5th class trip to the Jeannie Johnson Famine Ship

5th class trip to the Jeannie Johnson Famine Ship

5th class children have been learning about An Gorta Mór, The Great Famine, which happened in Ireland during 1845 – 1849. The children recently visited the Jeannie Johnson Famine ship located at Custom House Quay, Dublin. Some children from Ms Jenkins’ class wrote recounts of the trip. These a re located below. Please enjoy reading them.

 

Lauren White: On the 5th of February All 5th class went to The Jeannie Johnston in Town Dublin one. We left school at halve nine. On the bus Ms.Jenkins class sat downstairs Ms.Maye’s and Ms.Canavan’s sat upstairs. Then we arrived in Town at the Jeannie Johnston replica it was designed the very same as the actual ship and met Gerold are tourist. We walked up on the slippy boarding  plank. The actual ship sunk. We talked up on the deck for a while and we went down stairs where we saw some of the passengers witch were fake but very realistic they had some very interesting facts Like Margret Reilly. Daniel Conwell and Nickolas Reilly which was really Margret’s son. It was very interesting to learn about the all passengers. Thirdly I also learned many new words like Chain-migration , Assisted migration and migration. Also we got to look around and take pictures and the teachers learned a few facts as well. After that we went sightseeing we seen nurses protesting for more nurses for the disabled and sick people. Finally we came back to the school and said Thank you to the bus driver then we went home. I thought it was a cool, fun day and we should definitely bring next fifth class.

Tori Quinn: The past few weeks we have been learning about The Great Famine. So today the 5th of February we went on a trip into town to see the Jeannie Johnston. We had a guider. He brought us down underneath the boat, there were mannequins that looked real. They showed us what the people actually looked like back then. The boat held at least 200 people at a time. I learned that when you were underneath the boat you weren’t allowed up on board to empty the bucket you went to the toilet in. You had to bring your own blanket if you wanted to stay warm on the boat. I really enjoyed it today and would love to come back. Thanks to all the 5th class teachers for bringing us.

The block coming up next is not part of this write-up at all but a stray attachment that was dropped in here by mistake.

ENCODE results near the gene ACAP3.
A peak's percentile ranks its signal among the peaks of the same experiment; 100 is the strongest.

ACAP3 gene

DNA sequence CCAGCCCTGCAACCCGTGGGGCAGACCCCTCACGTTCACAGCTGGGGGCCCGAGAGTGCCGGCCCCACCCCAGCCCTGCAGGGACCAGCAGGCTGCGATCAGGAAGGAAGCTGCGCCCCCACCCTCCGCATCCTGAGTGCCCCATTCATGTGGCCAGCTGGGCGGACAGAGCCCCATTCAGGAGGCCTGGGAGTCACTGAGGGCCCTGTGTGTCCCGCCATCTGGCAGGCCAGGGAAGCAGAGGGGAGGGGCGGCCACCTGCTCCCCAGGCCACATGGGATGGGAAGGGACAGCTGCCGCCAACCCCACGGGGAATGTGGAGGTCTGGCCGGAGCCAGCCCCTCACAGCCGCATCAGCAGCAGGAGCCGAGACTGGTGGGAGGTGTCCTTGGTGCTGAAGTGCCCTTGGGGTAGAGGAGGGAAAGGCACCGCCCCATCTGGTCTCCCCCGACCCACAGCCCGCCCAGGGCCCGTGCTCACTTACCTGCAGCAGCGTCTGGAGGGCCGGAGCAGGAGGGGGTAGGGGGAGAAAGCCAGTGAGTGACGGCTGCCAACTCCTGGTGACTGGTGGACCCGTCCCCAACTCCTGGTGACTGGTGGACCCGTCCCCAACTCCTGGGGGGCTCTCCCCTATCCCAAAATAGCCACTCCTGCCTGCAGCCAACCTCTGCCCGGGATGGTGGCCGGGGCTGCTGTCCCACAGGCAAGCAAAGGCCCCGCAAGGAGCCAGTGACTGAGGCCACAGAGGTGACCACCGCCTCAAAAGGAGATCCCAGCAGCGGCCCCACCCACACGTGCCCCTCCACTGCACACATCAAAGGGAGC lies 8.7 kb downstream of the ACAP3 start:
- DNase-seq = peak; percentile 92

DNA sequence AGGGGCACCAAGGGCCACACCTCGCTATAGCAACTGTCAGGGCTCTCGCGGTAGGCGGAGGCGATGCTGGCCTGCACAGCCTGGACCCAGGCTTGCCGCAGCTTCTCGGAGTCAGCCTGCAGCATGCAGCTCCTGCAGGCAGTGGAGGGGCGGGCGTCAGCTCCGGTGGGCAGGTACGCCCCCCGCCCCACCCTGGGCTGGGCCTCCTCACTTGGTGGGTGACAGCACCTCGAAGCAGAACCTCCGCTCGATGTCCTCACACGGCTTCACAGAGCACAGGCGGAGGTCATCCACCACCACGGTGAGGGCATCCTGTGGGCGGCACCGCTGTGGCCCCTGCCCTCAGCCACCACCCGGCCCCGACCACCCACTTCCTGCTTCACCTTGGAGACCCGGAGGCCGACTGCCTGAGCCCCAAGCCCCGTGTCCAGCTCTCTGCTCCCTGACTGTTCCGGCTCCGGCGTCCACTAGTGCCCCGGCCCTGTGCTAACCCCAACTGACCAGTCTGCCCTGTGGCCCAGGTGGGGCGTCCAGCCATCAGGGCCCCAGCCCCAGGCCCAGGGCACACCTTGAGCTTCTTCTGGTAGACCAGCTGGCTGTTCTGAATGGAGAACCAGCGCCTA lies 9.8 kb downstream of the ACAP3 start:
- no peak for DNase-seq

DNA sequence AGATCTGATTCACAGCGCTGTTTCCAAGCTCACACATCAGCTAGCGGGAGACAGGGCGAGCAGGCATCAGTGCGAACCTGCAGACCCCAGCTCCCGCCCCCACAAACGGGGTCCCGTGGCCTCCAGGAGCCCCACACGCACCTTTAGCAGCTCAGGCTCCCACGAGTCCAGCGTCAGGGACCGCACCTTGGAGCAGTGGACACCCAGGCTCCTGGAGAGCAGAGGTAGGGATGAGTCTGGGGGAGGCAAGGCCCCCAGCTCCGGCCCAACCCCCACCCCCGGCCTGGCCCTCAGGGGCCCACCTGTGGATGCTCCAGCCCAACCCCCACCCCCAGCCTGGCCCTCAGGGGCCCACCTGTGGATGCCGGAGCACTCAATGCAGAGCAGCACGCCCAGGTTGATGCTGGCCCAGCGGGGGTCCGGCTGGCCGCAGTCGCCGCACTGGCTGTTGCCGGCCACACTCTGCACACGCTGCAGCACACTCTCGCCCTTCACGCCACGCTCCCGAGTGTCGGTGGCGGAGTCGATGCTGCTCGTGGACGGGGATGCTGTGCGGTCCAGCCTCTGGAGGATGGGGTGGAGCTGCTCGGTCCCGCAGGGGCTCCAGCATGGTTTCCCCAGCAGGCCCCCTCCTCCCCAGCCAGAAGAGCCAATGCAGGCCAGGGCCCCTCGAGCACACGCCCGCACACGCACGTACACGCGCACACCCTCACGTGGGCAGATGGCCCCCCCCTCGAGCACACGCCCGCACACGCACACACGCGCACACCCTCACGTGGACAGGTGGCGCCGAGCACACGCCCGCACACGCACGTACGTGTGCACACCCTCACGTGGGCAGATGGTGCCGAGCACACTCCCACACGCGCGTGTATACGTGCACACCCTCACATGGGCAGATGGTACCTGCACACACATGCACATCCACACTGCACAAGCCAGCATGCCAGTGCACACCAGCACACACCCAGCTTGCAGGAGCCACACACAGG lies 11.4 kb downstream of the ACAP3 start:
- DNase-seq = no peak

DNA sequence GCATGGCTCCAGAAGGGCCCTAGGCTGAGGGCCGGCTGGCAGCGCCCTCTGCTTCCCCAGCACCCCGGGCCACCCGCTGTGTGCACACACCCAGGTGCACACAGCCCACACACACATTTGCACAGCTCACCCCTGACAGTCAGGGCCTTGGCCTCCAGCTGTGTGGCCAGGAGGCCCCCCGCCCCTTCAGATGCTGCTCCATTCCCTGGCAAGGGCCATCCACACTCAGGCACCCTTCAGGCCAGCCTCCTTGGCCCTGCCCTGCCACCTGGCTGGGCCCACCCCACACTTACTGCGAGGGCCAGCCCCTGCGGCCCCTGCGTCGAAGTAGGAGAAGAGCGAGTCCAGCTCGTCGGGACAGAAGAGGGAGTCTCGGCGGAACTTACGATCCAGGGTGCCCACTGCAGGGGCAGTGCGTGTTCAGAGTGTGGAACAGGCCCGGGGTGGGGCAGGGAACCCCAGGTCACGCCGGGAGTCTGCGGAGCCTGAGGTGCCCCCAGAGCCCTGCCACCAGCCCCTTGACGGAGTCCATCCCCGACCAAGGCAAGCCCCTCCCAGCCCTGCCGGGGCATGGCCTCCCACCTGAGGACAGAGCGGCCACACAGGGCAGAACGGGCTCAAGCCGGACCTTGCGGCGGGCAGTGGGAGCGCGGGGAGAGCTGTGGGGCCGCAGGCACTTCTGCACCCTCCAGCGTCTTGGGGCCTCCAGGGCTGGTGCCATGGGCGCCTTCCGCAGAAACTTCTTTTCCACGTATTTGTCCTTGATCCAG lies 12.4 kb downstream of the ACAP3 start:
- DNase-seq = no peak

Rebecca Murray: On Tuesday the 5th of February fifth class went into town to see the Jeanie Johnston. When we got there it was raining, we got off the bus. We lined up to cross the road, we waited to be taking on to the ship the stairs were really steep. Then the man asked us some questions about the Famine then he took us down to the bottom of the Jeanie Johnston. We saw a lot of mannequin’s the man told us lots of interesting stories and answer some questions. Then we went back to deck and the man told us that the Jeanie Johnston was the ship that nobody died on. Lastly he told us that in 1858 the ship sank and it had the captain, his wife, the captain’s kids and the crew on it and they were holding on to masts for nine days and on the ninth day somebody on the Sophia Elizabeth noticed them and they and helped them down. Then we got off and the other group got on. We sat on the bus and ate our lunch and went to the toilet if we needed to then the other group got back on the bus. I thought the was really interesting.

Josh Bracken: On the 5th February 5th class went to the Jeannie Johnston. First we waited for the bus it came at half nine. When we got on the bus I sat beside Darragh, David and Scott. When we got there we got split into two groups. My group went first while we were on the ship the other group went sight-seeing. When we got on the ship the man told us a lot of fact and information about the Jeannie Johnston and the Famine. Then after we went under the deck. There was a lot of mannequins. Then the man told us some stories like that no one ever died on the Jeannie Johnston after it was the other groups turn so we went sight seeing. We went down O’Connell street and seen some statues. It was great.

Thank you for reading our recounts. Until our next trip, Goodbye.

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